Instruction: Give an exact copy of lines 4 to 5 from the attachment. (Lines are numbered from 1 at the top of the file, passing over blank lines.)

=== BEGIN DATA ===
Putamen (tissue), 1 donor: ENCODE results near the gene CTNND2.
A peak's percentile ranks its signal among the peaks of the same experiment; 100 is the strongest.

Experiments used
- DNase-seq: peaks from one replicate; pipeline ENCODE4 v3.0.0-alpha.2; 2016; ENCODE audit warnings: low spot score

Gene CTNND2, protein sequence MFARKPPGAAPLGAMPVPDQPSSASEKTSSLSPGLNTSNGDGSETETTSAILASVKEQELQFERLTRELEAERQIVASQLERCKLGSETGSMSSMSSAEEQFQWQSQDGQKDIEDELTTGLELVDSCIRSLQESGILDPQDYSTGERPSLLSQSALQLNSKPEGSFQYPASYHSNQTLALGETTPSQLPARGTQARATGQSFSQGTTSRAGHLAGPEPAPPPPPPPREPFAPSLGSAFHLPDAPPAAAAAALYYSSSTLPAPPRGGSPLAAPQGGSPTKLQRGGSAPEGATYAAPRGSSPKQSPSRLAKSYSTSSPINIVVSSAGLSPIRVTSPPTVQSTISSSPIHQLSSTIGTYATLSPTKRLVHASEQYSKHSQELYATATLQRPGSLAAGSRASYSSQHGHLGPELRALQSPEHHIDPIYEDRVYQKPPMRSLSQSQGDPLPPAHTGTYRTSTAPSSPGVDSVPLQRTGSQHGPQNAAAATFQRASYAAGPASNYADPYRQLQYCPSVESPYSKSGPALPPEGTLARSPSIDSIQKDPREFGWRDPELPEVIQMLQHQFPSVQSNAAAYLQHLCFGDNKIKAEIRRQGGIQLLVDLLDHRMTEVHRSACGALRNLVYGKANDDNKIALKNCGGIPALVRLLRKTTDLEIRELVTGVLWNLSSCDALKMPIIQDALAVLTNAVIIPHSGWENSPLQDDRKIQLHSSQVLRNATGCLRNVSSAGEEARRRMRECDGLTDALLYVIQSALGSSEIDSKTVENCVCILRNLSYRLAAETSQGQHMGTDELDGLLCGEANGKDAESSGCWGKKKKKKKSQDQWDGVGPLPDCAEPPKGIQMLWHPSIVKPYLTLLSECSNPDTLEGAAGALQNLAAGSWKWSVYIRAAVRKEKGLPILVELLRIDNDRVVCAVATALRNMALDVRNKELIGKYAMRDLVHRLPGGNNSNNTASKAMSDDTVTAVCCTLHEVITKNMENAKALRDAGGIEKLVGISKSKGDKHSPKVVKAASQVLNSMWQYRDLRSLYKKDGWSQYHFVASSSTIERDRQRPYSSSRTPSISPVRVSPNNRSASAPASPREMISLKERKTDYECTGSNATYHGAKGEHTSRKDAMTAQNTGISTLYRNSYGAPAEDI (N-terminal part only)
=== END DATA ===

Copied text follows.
- DNase-seq: peaks from one replicate; pipeline ENCODE4 v3.0.0-alpha.2; 2016; ENCODE audit warnings: low spot score

Gene CTNND2, protein sequence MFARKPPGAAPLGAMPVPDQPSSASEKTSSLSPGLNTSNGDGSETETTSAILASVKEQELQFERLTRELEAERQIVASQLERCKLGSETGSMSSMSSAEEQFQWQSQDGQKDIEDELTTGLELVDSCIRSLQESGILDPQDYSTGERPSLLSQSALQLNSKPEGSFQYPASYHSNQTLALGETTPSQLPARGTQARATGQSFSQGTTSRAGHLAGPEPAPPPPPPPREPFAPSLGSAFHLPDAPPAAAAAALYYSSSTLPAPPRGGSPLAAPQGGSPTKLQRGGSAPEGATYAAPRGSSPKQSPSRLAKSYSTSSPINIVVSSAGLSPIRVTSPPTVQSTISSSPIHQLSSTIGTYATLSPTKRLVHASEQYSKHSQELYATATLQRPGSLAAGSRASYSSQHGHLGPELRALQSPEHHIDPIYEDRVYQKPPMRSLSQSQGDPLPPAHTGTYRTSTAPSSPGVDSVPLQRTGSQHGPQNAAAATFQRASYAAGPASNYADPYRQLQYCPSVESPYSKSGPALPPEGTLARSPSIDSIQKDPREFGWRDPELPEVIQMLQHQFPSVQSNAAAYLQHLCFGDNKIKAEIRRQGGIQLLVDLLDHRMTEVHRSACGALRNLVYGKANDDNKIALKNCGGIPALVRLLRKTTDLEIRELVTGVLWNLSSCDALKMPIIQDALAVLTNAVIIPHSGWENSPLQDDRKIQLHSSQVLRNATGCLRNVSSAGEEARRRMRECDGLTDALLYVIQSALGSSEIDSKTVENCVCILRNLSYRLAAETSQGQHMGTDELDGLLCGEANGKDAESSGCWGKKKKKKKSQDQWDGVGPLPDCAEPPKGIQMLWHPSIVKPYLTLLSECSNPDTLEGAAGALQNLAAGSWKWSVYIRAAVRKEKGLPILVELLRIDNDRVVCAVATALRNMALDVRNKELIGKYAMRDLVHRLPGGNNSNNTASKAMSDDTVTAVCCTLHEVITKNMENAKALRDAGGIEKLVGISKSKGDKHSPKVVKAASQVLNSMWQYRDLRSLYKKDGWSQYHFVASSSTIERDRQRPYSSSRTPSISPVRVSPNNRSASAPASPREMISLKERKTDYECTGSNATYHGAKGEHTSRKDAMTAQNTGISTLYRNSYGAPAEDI (N-terminal part only)